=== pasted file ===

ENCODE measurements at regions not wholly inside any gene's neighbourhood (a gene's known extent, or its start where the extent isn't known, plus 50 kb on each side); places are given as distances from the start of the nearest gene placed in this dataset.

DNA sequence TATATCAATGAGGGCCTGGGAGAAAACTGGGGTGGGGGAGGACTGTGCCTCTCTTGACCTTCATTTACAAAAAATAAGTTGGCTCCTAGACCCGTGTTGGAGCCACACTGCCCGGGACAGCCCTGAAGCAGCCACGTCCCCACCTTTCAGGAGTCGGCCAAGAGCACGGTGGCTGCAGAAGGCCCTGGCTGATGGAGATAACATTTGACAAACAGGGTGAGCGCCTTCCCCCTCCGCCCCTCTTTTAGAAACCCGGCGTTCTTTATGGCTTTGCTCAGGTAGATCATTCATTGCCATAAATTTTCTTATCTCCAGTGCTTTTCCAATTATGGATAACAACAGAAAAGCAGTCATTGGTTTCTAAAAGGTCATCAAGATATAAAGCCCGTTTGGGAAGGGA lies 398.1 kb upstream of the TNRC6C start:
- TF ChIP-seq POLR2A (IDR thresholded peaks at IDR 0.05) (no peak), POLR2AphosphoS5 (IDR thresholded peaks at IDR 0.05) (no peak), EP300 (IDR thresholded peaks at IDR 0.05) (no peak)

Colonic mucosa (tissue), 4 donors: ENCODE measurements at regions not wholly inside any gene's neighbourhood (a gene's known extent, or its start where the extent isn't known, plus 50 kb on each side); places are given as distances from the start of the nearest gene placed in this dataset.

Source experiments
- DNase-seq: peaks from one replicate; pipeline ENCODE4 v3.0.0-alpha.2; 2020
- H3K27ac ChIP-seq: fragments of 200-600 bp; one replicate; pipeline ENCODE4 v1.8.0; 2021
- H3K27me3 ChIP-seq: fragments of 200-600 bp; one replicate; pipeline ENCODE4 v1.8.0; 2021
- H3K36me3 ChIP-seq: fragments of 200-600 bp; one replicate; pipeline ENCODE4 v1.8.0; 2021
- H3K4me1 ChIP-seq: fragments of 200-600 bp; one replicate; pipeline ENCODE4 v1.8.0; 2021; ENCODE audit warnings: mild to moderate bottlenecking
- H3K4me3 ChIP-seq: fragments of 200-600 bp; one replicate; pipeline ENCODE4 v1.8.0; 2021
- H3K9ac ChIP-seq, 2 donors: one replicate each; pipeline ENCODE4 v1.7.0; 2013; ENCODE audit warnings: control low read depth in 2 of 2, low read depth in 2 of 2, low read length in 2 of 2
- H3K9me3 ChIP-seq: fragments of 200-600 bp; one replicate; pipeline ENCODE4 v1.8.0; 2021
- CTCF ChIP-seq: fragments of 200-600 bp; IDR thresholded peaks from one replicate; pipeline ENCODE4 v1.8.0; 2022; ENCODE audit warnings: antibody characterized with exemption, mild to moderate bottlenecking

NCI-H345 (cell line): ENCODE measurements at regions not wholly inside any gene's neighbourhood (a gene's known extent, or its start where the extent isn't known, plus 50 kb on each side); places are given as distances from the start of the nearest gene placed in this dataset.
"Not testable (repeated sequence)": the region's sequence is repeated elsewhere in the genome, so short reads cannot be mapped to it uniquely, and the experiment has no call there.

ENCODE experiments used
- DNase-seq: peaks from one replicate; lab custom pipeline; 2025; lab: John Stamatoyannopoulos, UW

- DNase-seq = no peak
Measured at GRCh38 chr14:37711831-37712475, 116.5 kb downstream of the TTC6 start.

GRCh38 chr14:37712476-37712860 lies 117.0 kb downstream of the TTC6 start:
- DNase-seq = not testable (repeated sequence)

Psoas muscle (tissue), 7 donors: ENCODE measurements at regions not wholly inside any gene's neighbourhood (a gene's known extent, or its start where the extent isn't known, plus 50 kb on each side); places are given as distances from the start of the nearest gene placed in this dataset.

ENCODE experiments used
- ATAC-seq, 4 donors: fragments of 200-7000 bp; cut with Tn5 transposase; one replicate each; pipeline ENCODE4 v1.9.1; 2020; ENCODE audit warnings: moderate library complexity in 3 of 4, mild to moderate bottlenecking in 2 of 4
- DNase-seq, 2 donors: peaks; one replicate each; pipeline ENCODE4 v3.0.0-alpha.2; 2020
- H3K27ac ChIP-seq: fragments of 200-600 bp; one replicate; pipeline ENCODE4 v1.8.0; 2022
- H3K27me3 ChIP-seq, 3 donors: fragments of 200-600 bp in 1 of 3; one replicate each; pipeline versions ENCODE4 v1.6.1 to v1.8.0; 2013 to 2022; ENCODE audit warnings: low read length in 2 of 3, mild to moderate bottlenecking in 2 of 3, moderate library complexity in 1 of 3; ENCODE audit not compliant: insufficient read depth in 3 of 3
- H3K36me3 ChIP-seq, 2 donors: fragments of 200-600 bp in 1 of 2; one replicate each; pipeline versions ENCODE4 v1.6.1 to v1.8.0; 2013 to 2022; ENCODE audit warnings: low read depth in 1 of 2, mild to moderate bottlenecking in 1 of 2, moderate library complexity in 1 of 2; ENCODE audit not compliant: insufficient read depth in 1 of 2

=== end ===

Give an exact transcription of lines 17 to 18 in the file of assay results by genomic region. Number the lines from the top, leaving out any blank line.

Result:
ENCODE experiments used
- DNase-seq: peaks from one replicate; lab custom pipeline; 2025; lab: John Stamatoyannopoulos, UW